Long before meeting Shrek, Puss in Boots (Antonio Banderas) — just named a hero for saving a woman from a charging bull — is run out of town on suspicion of bank robbery, even though the real villain is Puss’ friend, Humpty Dumpty (Zach Galifianakis). Though there is still animosity between them, Puss and Humpty reunite to steal a goose that lays golden eggs. Joining them for the adventure of nine lifetimes is notorious cat burglar, Kitty Softpaws (Salma Hayek).
For some reason, I’ve never really had any sort of strong connection to Chris Miller’s Shrek spin-off film Puss in Boots, which strikes me as odd considering the fact that when I was a little kid, that franchise meant the world to me. I watched virtually every single Shrek film over and over again when they were released on home video, but I remember going to see Puss in Boots with my mother at my local movie theatre, and after our initial viewing, I never watched it again.
Even though I was just eleven years old when this movie came out, it could just be that I was getting a little bit more mature and so, as a result, I was perhaps growing a little tired of all the animated films. Whatever the case may be, I don’t have any sort of strong feelings about Puss in Boots which is why I was quite curious as to what I would think of the film after my rewatch today. After revisiting it, I can say that it is most definitely an incredibly fun family adventure, even if it never quite matches up with the highs of the main Shrek films.
As fun as Puss in Boots is though, the movie does start off disappointingly slow. For about the first thirty minutes, almost nothing of real excitement happens and it was starting to worry me. I was praying that it wasn’t going to be the same situation as Shrek the Third where they think they’re making a good film by throwing a bunch of jokes toward you in the hopes that you forget about the fact that the story hasn’t kicked in yet. Gratefully, after the first act or so, the film picks up the pace tremendously and becomes a delightfully entertaining children’s adventure.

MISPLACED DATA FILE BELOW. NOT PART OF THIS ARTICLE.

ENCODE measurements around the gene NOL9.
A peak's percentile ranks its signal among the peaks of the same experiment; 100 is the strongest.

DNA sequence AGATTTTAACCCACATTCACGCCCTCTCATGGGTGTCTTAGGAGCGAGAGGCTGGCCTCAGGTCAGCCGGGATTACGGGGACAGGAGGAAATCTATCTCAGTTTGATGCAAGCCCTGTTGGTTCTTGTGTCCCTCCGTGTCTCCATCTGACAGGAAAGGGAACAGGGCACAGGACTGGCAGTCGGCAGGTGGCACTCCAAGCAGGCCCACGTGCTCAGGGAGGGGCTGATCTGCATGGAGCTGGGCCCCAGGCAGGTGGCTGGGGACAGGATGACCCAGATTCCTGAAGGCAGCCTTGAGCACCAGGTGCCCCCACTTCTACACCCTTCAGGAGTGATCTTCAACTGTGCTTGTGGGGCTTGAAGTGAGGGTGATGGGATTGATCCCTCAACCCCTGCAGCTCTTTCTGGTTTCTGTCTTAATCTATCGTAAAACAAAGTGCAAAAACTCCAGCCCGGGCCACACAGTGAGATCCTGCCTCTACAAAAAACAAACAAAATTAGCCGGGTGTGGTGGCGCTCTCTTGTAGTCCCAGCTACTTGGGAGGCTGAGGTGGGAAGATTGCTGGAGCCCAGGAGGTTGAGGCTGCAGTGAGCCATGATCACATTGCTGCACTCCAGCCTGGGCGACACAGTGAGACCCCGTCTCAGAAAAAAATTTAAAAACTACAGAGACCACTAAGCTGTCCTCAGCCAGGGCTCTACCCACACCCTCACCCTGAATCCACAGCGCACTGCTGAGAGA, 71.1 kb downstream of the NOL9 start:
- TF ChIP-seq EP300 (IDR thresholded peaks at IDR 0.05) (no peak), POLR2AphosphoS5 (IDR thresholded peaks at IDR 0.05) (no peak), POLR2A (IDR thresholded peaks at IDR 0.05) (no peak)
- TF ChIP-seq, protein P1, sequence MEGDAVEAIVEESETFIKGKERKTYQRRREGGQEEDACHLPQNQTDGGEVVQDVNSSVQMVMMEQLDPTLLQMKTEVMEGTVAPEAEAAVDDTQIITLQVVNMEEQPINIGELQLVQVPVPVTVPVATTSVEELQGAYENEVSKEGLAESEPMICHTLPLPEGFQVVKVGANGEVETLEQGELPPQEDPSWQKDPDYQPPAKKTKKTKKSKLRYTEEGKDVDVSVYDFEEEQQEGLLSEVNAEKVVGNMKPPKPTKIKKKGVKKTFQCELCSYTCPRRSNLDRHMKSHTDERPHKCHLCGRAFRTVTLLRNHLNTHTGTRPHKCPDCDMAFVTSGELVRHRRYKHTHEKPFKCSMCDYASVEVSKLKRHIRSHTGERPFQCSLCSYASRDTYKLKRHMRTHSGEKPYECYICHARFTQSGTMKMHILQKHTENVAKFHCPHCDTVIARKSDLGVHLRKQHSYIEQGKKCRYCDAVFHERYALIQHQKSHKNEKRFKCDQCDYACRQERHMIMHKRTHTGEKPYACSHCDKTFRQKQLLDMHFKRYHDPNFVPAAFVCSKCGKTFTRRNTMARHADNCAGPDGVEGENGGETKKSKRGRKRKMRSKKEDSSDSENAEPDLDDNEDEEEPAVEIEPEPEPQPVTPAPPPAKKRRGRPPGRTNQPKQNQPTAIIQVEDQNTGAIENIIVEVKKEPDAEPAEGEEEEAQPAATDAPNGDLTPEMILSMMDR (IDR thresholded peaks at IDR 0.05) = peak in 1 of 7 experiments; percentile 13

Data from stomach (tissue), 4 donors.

Despite the fact that the story does take a while to get going, the jokes are quite funny, as per usual with this franchise. Tom Wheeler’s script is fairly impressive for the most part and dares to go to emotional places that some of the main films didn’t go to. No, it doesn’t get as emotional as the ending of Shrek Forever After, but it still manages to get a little bit sad. Kids that watch this film will more than likely shed a tear or two and it’s all thanks to mostly great writing.
And, as usual, Antonio Banderas does a wonderful job at bringing the character of Puss in Boots to the big screen with his amazing vocal performance. When his character was introduced in Shrek 2, he became an instant fan favorite, and fans all around the world clamored for more stories about the iconic cat. I truly cannot imagine anybody but Banderas voicing this character. He feels so lively and full of charisma in the role and truly does an excellent job of making the role his own.
I probably sound like a broken record at this point, but I feel as though it would be a crime to ignore the animation style here. Puss in Boots is a visually gorgeous movie filled to the brim with beautiful colors and wondrous detail. Whether it’s the streets of the small town of San Ricardo or the castle in the cloud ripped right from the classic story of “Jack and the Beanstalk”, Puss in Boots is a stunningly animated film. Even right down to the individual layers of fur on the titular character’s body, it’s shocking to see how well-animated the movie is, especially when you consider that it was released nine years ago.
All of these ingredients make up for a spin-off story that never quite reaches the immense highs that the main Shrek films manage to reach, but it’s still a heartfelt and exciting adventure for the whole family with tons of swashbuckling fun throughout.
Overall Grade: B+
MPAA Rating: PG for some adventure action and mild rude humor
Directed by: Chris Miller
Distributed by: Paramount Pictures
Release Date: October 28, 2011
Running Time: 90 minutes